Dr Susanne Gebhard / Prof Kevin Paine / Dr Michael Harbottle / Prof Andrew Heath / Dr Bianca Reeksting / Dr Magdalini Theodoridou / Dr Ismael Justo-Reinoso




The choice of bacteria for any specific application will depend on the anticipated exposure conditions (e.g. temperature and salinity). To‐date many of these attributes have received limited attention with the focus being on optimum conditions for alkaliphilic bacterial species. However, the onset and progression of carbonation reduces the pH of the cover zone to the extent that the pH in the vicinity of a crack may well be below. Furthermore, much of the work to date has used bacteria that grow well in laboratory conditions (e.g. >25 °C). In practice self‐healing is likely to be required in much cooler conditions and in the presence of chloride salts. To address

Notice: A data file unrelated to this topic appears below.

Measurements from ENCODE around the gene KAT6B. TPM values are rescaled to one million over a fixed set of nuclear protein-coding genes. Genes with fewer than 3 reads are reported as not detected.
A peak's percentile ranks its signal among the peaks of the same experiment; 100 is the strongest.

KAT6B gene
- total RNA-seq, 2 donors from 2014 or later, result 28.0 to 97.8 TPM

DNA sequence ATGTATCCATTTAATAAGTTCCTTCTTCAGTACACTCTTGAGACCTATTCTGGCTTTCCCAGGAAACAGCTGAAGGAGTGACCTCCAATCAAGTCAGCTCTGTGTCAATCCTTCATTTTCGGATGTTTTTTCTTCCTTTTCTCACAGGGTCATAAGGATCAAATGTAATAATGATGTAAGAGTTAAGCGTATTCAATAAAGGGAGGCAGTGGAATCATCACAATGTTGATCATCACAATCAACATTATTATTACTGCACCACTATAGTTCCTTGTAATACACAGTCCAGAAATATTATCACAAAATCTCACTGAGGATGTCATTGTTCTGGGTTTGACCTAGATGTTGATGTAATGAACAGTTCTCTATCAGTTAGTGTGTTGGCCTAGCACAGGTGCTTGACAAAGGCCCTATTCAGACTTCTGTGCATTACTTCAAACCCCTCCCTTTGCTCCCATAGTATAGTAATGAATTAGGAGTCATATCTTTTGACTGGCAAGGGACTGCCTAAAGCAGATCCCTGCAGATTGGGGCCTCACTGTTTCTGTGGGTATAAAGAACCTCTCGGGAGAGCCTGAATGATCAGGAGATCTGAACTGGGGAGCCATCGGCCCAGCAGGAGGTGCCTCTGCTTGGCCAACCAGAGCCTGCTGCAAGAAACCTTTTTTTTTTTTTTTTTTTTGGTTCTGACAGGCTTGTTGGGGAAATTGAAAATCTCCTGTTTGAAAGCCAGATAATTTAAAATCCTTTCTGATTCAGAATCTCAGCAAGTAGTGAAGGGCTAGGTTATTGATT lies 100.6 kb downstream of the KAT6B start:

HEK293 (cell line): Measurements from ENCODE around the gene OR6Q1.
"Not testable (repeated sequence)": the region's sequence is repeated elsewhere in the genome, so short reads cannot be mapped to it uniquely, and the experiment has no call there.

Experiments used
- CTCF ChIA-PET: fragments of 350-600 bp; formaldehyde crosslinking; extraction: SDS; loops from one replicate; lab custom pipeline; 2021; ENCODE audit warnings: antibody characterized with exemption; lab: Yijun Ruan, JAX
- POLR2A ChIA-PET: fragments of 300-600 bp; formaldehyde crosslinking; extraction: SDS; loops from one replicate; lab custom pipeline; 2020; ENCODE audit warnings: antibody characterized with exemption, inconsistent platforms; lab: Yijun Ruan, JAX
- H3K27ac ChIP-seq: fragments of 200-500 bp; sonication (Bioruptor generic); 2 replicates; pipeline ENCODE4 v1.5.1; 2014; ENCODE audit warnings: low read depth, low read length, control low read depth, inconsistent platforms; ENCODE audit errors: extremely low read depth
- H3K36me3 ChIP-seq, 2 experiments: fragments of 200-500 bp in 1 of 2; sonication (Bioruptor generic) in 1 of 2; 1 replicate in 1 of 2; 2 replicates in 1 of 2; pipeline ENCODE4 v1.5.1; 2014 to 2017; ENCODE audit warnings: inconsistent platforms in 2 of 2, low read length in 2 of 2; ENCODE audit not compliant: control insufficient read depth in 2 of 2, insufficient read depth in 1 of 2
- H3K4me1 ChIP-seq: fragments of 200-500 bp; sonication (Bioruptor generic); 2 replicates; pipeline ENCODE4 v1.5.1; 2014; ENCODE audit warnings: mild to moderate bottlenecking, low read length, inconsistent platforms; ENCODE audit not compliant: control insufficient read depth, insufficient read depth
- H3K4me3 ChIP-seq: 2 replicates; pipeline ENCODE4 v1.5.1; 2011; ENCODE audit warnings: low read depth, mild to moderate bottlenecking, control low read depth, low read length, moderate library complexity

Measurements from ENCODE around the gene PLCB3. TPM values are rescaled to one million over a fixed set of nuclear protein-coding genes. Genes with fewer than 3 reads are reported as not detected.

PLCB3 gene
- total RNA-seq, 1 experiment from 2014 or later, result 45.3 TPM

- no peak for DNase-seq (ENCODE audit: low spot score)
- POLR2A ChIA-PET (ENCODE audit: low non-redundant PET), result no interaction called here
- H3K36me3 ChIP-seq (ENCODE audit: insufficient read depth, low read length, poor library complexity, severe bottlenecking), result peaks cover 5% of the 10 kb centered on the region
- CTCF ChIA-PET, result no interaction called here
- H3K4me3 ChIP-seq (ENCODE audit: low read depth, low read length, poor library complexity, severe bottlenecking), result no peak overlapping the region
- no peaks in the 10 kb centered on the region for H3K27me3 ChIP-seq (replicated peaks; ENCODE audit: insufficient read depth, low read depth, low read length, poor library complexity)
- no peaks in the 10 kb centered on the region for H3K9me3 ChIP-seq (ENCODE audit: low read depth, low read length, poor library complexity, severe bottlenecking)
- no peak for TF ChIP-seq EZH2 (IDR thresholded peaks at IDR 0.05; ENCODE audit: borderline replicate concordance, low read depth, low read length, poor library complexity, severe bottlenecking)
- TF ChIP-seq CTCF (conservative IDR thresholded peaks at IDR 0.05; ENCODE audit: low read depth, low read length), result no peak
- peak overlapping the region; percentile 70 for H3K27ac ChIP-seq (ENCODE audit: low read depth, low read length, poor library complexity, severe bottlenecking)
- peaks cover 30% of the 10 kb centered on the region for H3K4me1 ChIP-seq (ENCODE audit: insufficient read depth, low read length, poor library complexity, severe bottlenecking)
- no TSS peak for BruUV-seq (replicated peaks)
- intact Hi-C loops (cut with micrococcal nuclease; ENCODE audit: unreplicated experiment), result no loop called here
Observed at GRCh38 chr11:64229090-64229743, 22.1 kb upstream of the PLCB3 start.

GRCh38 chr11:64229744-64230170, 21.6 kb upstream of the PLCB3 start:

these challenges, there is a need to isolate bacteria that grow over a wider range of conditions or employ multi‐bacteria systems.

  • Task 1 – research needed to isolate spore‐forming, aerobic bacteria (i.e. Bacillus species) from environmental samples where cool and/or high‐salt conditions predominate such as material from limestone caves (7 to 9 °C) or marine sediments from limestone areas
  • Task 2 – characterisation for the quantity of calcite produced and their growth under the range of stressful conditions that are of interest (cold, alkaline, high salinity).
  • Task 3 – choose the genes required for efficient calcite precipitation
  • Task 4 – testing the functionality of the synthetic calcite precipitation modules at different pH levels, temperatures etc.

Crack in mortar healed by bacterial activity